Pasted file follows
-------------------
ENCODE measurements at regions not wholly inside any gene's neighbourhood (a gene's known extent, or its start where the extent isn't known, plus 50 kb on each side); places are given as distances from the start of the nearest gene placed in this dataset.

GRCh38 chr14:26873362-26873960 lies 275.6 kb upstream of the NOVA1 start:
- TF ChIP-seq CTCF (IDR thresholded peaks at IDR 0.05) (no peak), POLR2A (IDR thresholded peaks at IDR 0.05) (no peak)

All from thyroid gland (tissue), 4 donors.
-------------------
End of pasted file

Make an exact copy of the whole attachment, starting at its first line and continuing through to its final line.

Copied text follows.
ENCODE measurements at regions not wholly inside any gene's neighbourhood (a gene's known extent, or its start where the extent isn't known, plus 50 kb on each side); places are given as distances from the start of the nearest gene placed in this dataset.

GRCh38 chr14:26873362-26873960 lies 275.6 kb upstream of the NOVA1 start:
- TF ChIP-seq CTCF (IDR thresholded peaks at IDR 0.05) (no peak), POLR2A (IDR thresholded peaks at IDR 0.05) (no peak)

All from thyroid gland (tissue), 4 donors.